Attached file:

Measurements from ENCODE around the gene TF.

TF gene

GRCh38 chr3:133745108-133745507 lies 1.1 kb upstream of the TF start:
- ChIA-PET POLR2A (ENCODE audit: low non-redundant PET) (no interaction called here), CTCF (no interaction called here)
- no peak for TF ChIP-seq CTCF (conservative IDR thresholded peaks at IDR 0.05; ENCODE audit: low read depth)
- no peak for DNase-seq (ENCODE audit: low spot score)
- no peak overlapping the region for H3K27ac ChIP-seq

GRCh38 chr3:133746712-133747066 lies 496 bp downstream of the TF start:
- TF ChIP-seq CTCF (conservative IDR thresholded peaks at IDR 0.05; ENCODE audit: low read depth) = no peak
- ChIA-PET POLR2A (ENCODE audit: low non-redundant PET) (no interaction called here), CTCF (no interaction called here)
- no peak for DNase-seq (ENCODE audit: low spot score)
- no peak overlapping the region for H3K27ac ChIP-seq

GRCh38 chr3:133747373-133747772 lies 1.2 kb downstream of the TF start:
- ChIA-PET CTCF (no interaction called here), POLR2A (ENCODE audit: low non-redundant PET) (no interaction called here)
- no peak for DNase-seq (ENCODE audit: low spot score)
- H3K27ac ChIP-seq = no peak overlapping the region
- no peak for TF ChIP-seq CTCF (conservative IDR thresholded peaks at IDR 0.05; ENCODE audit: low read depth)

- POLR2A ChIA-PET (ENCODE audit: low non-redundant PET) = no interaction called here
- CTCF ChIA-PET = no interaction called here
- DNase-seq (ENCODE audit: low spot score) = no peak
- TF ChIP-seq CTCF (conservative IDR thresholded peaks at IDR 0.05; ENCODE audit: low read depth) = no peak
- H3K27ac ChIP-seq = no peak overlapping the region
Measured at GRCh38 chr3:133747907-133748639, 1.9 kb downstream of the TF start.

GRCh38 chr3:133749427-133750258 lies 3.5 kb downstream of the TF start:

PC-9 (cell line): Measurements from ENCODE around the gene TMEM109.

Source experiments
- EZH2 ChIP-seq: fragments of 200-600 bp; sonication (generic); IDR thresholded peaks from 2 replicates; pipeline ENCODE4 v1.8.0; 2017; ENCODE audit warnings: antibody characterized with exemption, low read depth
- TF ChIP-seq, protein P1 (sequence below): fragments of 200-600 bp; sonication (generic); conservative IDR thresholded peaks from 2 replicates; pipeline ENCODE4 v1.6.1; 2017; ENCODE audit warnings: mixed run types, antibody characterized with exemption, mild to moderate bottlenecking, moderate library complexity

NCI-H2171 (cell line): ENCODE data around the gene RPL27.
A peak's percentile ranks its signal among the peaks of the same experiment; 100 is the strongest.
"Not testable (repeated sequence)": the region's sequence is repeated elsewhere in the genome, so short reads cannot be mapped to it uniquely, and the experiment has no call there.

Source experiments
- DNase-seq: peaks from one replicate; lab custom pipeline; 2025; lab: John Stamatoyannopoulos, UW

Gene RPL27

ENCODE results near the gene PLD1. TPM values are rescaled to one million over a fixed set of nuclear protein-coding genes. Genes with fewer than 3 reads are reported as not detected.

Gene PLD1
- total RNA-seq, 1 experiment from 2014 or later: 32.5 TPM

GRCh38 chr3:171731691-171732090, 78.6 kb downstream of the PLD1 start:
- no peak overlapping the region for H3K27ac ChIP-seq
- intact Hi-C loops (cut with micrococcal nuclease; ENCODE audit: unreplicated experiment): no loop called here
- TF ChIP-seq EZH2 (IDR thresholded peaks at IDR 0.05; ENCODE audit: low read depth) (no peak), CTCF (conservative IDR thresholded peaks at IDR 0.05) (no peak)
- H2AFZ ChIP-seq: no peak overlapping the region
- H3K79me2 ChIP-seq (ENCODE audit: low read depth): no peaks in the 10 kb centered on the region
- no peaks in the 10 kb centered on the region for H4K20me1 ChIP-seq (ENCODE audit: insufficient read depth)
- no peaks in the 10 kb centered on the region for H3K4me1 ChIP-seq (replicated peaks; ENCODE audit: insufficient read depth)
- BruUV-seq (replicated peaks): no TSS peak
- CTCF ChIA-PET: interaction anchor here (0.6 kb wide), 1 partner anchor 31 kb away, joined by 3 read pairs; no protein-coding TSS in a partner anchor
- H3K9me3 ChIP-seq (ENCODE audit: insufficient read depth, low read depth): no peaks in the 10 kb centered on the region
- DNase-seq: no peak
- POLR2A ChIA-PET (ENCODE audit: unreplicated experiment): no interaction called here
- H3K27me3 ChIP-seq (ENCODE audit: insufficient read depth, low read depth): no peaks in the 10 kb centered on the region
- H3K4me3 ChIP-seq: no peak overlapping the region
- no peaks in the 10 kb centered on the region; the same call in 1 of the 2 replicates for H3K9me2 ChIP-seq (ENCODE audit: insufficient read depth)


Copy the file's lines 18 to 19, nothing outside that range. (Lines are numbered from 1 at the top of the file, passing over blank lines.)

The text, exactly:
- POLR2A ChIA-PET (ENCODE audit: low non-redundant PET) = no interaction called here
- CTCF ChIA-PET = no interaction called here